TWELVE DAYS LATER........................
Tuesday, March 23 2010. Those of you familiar with the tale of woe that was part 1 will be alarmed to know that it takes less than two weeks for more train tomfoolery to take place.
Again it is those serial offenders at Lime Street Station who must be held responsible for this latest farce. Again it is assistance on the 5.01pm to Thatto Heath which proves beyond their capabilities. Only this is a different type of farce. A whole new angle on balls-ups. On reflection, I can only admire their versatility in this field. It must take a great deal of effort.
4.45pm. Just as out of breath as I was previously, I arrive at the station in good time. I pass through the platform gate and notice the same burly woman at the gate from the original, sorry tale. Again I ask for assistance. Again she nods and begins whispering into her walkie-talkie. 'Charlie Tango, Tea-kettle Barbecue.' Or something. I take it that means I should go through and wait by the platform.
There is a digital clock on the platform. A few minutes pass. 4.55pm. No panic. After all, notwithstanding the obsessive security surrounding ramps at Lime Street, it shouldn't take that long to board the train. I go back to my mp3 player and my muddled, post-work thoughts. A passing rail-worker suddenly attracts my attention. I'm about to ask for help, but he's on to me in a flash;
"It's not us mate." he offers, pointing to the company logo on his uniform.
"It's Network Rail." I think he says, though I'm so stupefied by the idea that privatisation has come to this that I can't be sure. If I'm right, what he is telling me is that he cannot assist me onto the train because he does not work for the company providing the train. And he's not alone. No fewer than three men tell me the same thing. It's like being left to die on the side of the pavement by the Good Samaritan because he has just got a job with BUPA.
I look up at the clock once more. 4.59 and 35......36..........37........38 seconds. At the other end of the platform, near the front of the train, I can make out the rotund figure of the guard. I wave at him. Casually at first, upping the ante with each movement until by 5.00 and around 28 seconds I am wildly jesticulating like a soon-to-be ex-extra in a Jaws movie. He's no Roy Scheider, and consequently decides that he hasn't seen me. I wasn't expecting him to start ringing bells and telling everyone to get off the beach, but I can't help but feel a little let down as he noncholantly steps back aboard the train.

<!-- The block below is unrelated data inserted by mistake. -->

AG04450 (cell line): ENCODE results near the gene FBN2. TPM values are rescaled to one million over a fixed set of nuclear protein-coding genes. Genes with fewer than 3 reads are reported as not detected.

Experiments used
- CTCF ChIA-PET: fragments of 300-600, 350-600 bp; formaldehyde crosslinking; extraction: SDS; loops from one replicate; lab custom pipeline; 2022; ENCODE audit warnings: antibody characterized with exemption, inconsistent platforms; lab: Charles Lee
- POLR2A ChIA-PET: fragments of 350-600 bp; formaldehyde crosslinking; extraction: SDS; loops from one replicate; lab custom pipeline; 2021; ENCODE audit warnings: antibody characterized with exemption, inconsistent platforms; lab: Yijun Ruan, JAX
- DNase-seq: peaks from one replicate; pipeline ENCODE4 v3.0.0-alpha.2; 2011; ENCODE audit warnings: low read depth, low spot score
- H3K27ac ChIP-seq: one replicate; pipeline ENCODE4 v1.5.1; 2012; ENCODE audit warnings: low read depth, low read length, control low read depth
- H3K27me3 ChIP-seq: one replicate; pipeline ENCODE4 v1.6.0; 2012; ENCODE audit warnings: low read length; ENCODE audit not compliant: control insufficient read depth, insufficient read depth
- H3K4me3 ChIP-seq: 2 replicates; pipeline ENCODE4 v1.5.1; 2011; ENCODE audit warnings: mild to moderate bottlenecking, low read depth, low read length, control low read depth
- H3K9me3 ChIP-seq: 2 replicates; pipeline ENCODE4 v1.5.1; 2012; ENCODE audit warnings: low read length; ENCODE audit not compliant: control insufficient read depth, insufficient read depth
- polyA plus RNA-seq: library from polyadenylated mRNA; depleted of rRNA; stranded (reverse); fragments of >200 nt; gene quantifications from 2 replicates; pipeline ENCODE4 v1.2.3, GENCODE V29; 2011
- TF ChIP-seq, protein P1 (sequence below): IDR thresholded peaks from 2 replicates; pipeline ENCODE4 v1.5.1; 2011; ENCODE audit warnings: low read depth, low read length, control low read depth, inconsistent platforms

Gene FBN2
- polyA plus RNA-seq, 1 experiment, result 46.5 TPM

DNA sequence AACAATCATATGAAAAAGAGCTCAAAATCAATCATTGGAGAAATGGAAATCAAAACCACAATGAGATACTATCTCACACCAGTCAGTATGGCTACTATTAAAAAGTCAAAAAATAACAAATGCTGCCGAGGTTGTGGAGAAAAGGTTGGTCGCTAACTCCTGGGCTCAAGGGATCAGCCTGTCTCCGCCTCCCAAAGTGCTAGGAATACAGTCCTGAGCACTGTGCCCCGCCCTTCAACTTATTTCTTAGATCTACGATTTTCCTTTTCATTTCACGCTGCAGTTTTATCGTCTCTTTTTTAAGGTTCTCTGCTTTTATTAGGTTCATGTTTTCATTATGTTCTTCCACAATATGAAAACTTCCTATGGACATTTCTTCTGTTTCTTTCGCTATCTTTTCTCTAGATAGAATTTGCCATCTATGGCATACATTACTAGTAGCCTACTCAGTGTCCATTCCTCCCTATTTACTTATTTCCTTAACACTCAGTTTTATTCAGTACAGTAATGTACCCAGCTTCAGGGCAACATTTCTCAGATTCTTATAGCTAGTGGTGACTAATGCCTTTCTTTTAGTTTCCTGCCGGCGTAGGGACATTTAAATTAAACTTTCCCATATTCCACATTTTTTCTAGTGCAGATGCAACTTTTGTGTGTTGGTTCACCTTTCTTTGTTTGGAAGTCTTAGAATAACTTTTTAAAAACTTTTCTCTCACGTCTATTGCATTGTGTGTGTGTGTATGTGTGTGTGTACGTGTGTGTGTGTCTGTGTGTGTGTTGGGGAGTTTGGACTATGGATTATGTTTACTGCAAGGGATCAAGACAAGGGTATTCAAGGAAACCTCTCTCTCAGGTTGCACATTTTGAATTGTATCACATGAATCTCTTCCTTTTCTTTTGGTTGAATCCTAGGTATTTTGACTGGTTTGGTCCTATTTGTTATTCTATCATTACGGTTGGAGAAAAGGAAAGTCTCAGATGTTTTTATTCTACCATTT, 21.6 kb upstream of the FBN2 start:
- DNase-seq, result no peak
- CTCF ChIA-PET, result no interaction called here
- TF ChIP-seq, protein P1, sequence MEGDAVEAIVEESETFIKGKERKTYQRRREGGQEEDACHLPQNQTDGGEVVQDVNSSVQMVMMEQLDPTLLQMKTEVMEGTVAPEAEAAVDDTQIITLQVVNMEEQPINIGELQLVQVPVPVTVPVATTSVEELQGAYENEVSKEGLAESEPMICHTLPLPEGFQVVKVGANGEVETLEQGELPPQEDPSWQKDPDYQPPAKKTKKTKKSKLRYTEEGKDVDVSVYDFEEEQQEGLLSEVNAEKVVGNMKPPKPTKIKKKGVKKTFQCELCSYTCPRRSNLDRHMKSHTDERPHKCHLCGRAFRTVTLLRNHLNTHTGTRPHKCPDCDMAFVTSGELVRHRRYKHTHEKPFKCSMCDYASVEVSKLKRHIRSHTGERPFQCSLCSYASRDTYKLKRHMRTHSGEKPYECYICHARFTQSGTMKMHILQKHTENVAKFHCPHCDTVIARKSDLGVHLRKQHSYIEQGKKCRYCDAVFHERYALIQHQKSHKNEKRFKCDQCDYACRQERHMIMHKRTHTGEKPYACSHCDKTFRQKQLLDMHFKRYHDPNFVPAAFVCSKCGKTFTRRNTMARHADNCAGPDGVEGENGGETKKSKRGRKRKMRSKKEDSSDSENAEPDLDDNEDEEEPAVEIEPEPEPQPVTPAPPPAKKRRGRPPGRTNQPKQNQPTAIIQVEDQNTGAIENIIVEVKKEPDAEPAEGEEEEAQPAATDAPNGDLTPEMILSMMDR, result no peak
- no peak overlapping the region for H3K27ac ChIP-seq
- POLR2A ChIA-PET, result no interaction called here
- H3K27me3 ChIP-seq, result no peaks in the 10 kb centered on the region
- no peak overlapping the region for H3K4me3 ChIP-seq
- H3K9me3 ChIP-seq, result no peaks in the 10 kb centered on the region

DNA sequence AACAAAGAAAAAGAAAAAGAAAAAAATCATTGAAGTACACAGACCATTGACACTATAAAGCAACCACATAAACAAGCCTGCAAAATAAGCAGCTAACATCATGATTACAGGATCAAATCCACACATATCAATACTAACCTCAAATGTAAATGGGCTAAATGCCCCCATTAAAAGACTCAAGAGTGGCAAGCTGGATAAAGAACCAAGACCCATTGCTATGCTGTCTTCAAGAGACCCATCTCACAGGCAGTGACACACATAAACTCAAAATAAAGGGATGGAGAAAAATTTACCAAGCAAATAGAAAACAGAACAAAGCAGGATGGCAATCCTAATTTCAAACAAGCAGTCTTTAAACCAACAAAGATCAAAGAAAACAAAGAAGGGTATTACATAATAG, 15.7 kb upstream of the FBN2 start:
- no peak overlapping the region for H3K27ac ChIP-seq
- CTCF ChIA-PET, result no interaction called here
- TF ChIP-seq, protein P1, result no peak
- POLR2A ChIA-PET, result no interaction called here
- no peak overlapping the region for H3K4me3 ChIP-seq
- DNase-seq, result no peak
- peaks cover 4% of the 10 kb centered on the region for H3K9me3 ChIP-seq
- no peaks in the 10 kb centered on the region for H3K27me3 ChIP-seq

I glance once more to the gate area and see nobody, turning my gaze again to see the 5.01 to Thatto Heath pulling away from the platform. There is a quite ludicrous moment when I think about pushing after it. Chasing the very last train when it's too late, as James Morrison might say. I am reminded of Gene Wilder doing something similar in a film called the Silver Streak and realise it's futility. If an able-bodied actor in an action comedy can't keep up, what chance an overweight raspberry who really needs a tyre change in any case? I don't move, but can still hear the voice of my late Grandmother shouting at Gene to 'hurry up, you fool.' as he begins his pointless pursuit. She was an optimist.
At this point I do something I am not normally given to doing. I complain. It's probably not her fault, but I tell the burly woman at the gate with the walkie-talkie that she and her colleagues are 'a disgrace'. She seems unmoved by this, or by the fact that they have actually managed to let me miss my train home. Still, she mumbles into the walkie-talkie once more, waving a hand at me as if to suggest I should be a little more patient and all will be fine.
Moments later a man I presume to be her senior comes through the gate and questions me over the incident. He's extroardinarily bald. He puts me in mind of the little man in the Benny Hill Show who spent entire episodes being slapped on his bald pate and running away from scantily clad women. I can hear the famous, accompanying music in my head as he apologises profusely, and can't help but think that the image suits this ridiculous situation.
There are no scantily-clad women by way of any consolation, but the man does at least help me onto the next train, due to depart around 20 minutes later. He makes it clear to all staff on board what will happen to their nether regions should they fail to help me disembark at Thatto Heath. I can't resist pointing out to him that his staff had already demonstrated this part of their repertoire less than two weeks earlier. I'm in full complaint mode now, but a sense of relief stops me giving it the full Victor Meldrew.
I go back to the music and my own thoughts, and try not to think too much about where I will end up this time.................